New Zealand: The Land of The Long White Cloud

Text: Ramona Eichhorn • Photography: Ramona Eichhorn, Uwe Krauss

In a state of complete mental exhaustion at the airport in Auckland, I refuse to believe what the voice at the other end of the telephone line is saying: "You wanna collect two motorbikes from us? Shipped from Australia, you say?" An ominous, long silence follows. "I'm afraid that there's no such thing here." Putting the phone down, I take a desperate look at the heap of luggage in front of me. There are four aluminum panniers, a heavy backpack, scattered spares including a brand-new exhaust pipe, two helmets and four used knobbies, which Jason, an Australian motocross enthusiast, had given to us as a present.

The North Island
More investigation through calls to Sydney reveals that our shipping agent had "forgotten" to put our precious cargo on the ship. As things stand at the end of day, we will be stranded in Auckland for a while - bikeless, immobile and burdened with a lot of gear.

Although we often feel like we're at war with cities and backpacker places, Graeme, the owner of Central City Backpackers, immediately makes us feel at home in his hostel. He turns out to be an old bike hand who shared his riding experiences with us and marked the best two-wheel destinations to see in New Zealand on our map.

Ten days and a crate of beers later, the good news reaches us that the ship had stayed afloat and our motorbikes are ready for collection. With the skyline of the lively metropolis of Auckland fading from view, it's raining cats and dogs, and an ice-cold chill creeps into our bones. The first few miles are not very promising but we refuse to believe the Australians were right about their predictions of terribly cold, wet weather. In Africa, citizens routinely portray neighboring countries in the most negative terms possible. The second we revealed our travel plans there we were written off as murder and/or robbery victims. And come to think of it, we did have a few close calls. So, no matter how much the Australians badmouthed New Zealand, we brushed it off, convinced that we could easily handle unpredictable weather and safely dodge the 40 million stupid sheep that cause so many accidents here.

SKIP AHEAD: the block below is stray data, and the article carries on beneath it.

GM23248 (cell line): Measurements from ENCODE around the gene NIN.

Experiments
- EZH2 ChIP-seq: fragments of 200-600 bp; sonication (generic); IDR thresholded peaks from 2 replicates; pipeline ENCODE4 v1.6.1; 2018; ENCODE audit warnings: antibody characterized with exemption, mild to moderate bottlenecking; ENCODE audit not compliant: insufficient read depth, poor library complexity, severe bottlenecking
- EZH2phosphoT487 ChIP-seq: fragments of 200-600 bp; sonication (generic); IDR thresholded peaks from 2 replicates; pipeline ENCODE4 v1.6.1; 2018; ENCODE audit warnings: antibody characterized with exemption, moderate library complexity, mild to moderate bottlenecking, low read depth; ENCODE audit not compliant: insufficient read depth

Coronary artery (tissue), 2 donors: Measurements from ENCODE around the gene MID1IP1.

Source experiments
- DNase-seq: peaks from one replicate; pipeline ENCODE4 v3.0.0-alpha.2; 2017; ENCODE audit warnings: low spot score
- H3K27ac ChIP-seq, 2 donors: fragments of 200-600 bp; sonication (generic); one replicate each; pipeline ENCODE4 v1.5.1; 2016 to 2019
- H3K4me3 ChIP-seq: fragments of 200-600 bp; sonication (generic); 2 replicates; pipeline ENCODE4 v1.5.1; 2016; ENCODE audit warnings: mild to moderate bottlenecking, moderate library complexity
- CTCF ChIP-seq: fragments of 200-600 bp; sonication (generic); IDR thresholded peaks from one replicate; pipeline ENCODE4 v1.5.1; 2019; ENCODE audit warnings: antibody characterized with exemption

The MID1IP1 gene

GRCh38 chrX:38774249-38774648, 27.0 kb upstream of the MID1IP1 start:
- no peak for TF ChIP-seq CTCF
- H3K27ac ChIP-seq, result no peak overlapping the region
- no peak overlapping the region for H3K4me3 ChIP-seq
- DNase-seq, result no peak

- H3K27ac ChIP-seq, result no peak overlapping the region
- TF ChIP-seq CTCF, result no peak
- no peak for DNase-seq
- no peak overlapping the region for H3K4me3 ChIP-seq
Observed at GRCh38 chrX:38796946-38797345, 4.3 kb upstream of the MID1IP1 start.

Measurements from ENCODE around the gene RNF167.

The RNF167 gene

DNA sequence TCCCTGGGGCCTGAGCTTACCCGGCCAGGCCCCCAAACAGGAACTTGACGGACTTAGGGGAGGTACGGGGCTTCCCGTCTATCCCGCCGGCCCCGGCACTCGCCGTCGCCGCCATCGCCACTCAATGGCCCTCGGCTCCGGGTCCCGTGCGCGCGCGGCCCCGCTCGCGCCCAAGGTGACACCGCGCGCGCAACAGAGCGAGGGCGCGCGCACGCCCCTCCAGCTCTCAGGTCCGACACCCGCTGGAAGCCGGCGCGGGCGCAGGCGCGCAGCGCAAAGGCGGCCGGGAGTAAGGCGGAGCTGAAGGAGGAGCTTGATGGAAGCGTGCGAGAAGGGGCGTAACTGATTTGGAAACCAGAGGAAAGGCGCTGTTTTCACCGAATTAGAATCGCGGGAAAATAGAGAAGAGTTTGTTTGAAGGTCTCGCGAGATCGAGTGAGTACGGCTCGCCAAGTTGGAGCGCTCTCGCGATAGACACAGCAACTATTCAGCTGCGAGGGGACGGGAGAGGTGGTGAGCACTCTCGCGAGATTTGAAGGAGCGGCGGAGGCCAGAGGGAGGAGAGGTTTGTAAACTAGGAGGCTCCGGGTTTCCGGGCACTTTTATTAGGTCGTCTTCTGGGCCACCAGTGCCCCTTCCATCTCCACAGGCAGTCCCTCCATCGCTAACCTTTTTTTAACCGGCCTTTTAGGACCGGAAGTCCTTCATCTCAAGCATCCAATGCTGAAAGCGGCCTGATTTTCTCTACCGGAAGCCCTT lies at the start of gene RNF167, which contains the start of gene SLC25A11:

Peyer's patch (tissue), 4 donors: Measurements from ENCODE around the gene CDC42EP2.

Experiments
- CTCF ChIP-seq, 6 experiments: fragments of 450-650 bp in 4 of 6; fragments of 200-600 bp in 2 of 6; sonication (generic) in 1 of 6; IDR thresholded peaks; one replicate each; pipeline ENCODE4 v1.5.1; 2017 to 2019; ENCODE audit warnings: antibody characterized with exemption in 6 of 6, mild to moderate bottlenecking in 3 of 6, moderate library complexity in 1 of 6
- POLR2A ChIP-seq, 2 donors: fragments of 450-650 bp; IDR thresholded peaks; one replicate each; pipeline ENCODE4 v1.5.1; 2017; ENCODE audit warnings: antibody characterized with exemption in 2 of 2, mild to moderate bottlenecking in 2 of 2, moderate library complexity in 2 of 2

When mugs of steaming coffee in a roadhouse had warmed our blood sufficiently, a Kiwi explained the weather to us. "You can have four seasons in one day here," he said. "If it rains, simply wait for an hour. The weather is guaranteed to have changed by then." (For readers who may not know: The kiwi bird is the national symbol of New Zealand, and its people are referred to as Kiwis).

He's right. Soon there's a temperate breeze and the scent of freshly mown grass is in the air. To prolong our joyride through rolling pastures grazed by fleecy white sheep, we take the longest detour possible, along the East Cape where a wind-crooked sign still points the way "To the most easterly lighthouse of the world." We rode with abandon the 15 miles along the road that dead-ends at the edge of the sea. Some few leagues farther, in the Pacific, ships cross the International Date Line. It's a ride along rugged coastline where the gnarled trees have been bent and twisted into their bonsai shapes by years of furious storms, and having to return the way we came only doubles our riding pleasure.

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For the complete touring article, including facts & information, map(s), and GPS files, please purchase the January/February 2006 back issue.